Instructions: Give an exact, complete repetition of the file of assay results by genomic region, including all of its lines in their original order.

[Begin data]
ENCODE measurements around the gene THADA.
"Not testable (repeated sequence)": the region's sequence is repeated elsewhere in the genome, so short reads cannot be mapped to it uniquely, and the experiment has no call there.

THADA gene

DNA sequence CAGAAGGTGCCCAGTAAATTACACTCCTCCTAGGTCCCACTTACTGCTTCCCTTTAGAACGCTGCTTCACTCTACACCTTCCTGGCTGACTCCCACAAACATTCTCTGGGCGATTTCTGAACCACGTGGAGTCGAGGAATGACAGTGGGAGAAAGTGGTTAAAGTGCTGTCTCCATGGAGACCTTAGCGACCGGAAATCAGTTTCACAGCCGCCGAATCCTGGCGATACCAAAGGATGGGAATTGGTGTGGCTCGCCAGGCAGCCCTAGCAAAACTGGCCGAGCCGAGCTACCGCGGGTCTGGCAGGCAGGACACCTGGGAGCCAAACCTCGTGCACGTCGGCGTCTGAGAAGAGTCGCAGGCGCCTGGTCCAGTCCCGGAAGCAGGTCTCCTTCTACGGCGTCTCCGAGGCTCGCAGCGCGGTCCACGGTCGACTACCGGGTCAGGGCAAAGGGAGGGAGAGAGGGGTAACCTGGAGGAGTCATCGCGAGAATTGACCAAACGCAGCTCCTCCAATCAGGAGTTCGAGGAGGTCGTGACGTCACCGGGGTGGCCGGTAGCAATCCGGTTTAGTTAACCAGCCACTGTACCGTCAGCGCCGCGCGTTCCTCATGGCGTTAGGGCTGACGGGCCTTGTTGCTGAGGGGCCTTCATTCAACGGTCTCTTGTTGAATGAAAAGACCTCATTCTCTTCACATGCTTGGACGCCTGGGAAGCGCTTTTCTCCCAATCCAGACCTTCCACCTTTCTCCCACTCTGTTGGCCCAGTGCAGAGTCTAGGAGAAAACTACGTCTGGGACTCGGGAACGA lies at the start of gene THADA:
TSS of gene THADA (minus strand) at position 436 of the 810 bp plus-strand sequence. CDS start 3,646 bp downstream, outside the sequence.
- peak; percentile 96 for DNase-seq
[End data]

ENCODE measurements around the gene THADA.
"Not testable (repeated sequence)": the region's sequence is repeated elsewhere in the genome, so short reads cannot be mapped to it uniquely, and the experiment has no call there.

THADA gene

DNA sequence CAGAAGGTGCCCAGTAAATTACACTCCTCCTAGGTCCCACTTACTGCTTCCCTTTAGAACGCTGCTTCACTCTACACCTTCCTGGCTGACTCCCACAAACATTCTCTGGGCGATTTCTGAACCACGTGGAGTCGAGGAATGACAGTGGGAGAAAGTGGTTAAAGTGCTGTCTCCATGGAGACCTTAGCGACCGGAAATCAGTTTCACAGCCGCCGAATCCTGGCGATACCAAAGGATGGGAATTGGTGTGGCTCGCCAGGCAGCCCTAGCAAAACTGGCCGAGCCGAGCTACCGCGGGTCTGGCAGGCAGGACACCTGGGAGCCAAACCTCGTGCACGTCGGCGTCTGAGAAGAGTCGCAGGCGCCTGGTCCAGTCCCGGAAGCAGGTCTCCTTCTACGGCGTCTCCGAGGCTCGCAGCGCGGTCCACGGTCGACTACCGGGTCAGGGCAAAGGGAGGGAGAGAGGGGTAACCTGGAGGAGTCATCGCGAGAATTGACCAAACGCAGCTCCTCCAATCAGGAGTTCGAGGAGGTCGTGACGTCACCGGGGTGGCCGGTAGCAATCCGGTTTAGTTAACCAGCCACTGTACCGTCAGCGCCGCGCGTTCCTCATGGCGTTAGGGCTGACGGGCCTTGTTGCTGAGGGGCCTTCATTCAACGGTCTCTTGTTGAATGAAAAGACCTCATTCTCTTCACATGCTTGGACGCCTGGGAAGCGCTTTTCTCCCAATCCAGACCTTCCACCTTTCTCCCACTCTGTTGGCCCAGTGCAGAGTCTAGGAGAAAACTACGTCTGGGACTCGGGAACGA lies at the start of gene THADA:
TSS of gene THADA (minus strand) at position 436 of the 810 bp plus-strand sequence. CDS start 3,646 bp downstream, outside the sequence.
- peak; percentile 96 for DNase-seq